We are fortunate to live in the same village as the country's leading authority on cheese. We'd already started making cheese before I realised she lived here. It's a coincidence and a really good one. Almost as good as Blur's guitarist being the first person I clapped eyes on when I moved to London.
You never know where your next encounter with genius is coming from. There she was, in the field over the road in a big tent full of cheese of all descriptions, at the judging of the cheese of the year. She was surrounded by the country's cheese-makers and experts, chefs, foodies and restaurateurs, bossing them all around and exuding authority.
She came over last night and showed Claire how to make apple chutney. A house never smells as much like a home as when pickle is being made. It creates a warm, Christmassy, comforting atmosphere - domestic bliss. Every large pot and pan, large knife and kitchen surface was in use. I had a band in the studio and it was hard to drag them away; they all wanted to know more about pickle. Now the kitchen is full of sparkling jars brimming with the house sauce. The only drawback is that we can't eat it for six months. Apparently it gets better the longer it's kept, mellowing like fine wine.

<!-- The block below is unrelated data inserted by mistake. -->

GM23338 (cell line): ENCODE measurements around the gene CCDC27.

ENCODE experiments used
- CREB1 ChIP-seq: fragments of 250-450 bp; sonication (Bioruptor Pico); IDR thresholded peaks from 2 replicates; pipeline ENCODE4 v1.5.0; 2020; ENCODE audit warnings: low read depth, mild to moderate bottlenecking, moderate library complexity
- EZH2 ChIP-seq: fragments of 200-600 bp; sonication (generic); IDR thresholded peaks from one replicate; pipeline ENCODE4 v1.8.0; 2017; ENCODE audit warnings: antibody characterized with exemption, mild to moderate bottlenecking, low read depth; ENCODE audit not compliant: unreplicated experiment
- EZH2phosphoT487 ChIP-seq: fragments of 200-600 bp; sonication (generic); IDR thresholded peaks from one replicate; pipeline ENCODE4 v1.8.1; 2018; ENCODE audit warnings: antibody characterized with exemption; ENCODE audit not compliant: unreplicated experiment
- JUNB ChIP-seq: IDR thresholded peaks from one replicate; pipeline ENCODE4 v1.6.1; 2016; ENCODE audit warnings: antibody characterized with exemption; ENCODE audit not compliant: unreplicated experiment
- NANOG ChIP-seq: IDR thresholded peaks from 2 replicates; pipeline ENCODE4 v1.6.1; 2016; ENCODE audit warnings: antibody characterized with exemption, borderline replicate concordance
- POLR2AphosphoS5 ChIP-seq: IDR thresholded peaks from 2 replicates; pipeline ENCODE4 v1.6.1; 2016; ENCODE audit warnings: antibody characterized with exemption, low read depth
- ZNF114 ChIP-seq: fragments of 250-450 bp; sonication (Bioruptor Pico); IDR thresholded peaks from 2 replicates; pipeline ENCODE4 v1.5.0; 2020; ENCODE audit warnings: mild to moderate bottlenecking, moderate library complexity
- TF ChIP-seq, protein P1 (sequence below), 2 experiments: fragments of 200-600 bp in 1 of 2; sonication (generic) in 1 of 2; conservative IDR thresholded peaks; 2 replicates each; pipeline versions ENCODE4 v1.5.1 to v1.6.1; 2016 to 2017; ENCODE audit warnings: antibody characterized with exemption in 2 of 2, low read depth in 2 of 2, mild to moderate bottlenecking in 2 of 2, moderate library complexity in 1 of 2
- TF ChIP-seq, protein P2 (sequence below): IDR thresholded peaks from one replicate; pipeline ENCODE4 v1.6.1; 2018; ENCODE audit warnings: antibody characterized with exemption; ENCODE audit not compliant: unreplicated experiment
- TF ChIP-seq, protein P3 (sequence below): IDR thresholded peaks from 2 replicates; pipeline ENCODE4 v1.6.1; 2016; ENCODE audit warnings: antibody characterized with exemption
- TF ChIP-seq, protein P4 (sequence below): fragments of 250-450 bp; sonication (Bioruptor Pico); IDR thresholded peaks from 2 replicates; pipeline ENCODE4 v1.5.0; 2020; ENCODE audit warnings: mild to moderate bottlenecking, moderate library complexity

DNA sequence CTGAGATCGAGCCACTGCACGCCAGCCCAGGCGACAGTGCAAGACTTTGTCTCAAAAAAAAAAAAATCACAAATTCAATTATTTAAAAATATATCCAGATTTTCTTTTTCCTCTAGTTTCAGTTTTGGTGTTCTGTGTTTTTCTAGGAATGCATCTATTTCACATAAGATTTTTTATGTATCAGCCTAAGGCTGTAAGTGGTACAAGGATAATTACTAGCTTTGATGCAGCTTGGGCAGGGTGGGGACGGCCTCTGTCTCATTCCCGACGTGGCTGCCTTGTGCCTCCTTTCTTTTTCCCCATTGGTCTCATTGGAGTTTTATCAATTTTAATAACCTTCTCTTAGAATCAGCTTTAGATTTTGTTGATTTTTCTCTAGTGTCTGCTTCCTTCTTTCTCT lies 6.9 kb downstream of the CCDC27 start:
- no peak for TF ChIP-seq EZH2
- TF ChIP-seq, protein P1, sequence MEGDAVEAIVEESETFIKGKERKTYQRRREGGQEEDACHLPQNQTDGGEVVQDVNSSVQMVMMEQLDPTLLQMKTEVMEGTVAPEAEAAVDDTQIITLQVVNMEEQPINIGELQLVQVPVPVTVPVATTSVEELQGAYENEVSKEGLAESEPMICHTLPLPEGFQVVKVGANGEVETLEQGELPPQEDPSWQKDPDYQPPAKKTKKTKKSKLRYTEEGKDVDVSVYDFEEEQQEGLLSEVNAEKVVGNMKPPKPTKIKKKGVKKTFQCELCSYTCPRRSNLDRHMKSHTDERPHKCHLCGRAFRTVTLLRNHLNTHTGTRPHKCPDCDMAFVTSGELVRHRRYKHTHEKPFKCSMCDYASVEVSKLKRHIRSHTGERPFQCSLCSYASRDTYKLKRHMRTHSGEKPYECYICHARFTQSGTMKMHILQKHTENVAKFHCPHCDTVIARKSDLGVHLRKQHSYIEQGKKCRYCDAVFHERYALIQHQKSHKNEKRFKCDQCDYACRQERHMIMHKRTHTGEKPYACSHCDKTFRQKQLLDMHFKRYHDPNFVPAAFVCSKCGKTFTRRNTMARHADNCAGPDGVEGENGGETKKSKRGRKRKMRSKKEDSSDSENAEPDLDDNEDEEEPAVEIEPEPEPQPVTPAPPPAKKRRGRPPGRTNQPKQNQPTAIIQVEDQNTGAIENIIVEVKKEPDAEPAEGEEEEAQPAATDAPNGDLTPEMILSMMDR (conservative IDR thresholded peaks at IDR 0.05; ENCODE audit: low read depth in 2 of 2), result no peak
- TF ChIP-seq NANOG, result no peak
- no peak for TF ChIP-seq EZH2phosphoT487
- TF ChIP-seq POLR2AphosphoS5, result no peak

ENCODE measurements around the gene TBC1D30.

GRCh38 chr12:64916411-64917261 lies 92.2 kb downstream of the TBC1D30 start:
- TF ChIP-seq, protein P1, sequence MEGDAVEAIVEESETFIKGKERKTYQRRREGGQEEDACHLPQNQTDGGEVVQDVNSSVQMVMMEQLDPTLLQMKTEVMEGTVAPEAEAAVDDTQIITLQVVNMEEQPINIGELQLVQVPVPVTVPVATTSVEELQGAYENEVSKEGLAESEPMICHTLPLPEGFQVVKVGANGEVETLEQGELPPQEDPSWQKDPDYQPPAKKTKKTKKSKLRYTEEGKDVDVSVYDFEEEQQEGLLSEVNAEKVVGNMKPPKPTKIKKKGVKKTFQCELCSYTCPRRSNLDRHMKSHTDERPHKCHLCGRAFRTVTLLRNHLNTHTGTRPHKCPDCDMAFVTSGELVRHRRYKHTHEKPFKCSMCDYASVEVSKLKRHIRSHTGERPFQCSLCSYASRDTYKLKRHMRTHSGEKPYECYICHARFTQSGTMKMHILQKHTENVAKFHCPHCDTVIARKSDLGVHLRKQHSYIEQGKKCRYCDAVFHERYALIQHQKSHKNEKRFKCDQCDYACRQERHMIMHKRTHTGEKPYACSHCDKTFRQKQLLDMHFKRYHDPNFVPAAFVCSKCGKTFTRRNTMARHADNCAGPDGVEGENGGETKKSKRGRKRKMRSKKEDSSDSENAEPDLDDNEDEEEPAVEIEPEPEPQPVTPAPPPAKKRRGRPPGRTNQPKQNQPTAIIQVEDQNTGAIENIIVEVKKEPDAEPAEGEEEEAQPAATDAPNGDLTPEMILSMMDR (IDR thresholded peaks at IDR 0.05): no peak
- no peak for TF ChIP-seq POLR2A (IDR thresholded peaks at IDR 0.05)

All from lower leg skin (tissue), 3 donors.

We've only got half a dozen trees but it's hard to appreciate quite how many apples that represents. When the orchard was planted, houses didn't have central heating or insulation and boxes of apples were stored in the loft, or so the old lady who was born in my bedroom says. It's hard to keep apples and meet modern building regulations.
Everyone should go and stand in an orchard at this time of year. They are enchanting in the mist: the lush grass, the abundant fruit. It's a religious experience, a religious image. Agriculture has no glamour in people's minds. It has an image problem. The farmer is seen as a struggling, supermarket-whipped, grant-guzzler. It's supermarkets that are depressing. Farms are wonderful places.
We've got sheep too. Most are out to pasture at the moment, leading their sheep lives. There's no doubt it's quite nice being a sheep, while it lasts. My favourite image of sheep is en masse in the barn, with the sun beating in on the straw. It's so cosy, all wool and bedding. Sheep would have no idea how to make themselves that comfortable.
I'm always trying to have big, global ideas. I think all boys do. Cheese was a little sideline I got into by accident while working on an idea for a robot that could play the guitar. Unfortunately, nobody wanted that robot except me. I still think it's a winner, but everyone wants to know about the cheese. It has exorcised the ghost of Oasis and is the thing people seem to ask me about these days. I can see the neighbours who have swimming pools wishing they had built cheese workshops instead. You can't really have a less global phenomenon than local cheese. It's good for the soul.Reuse content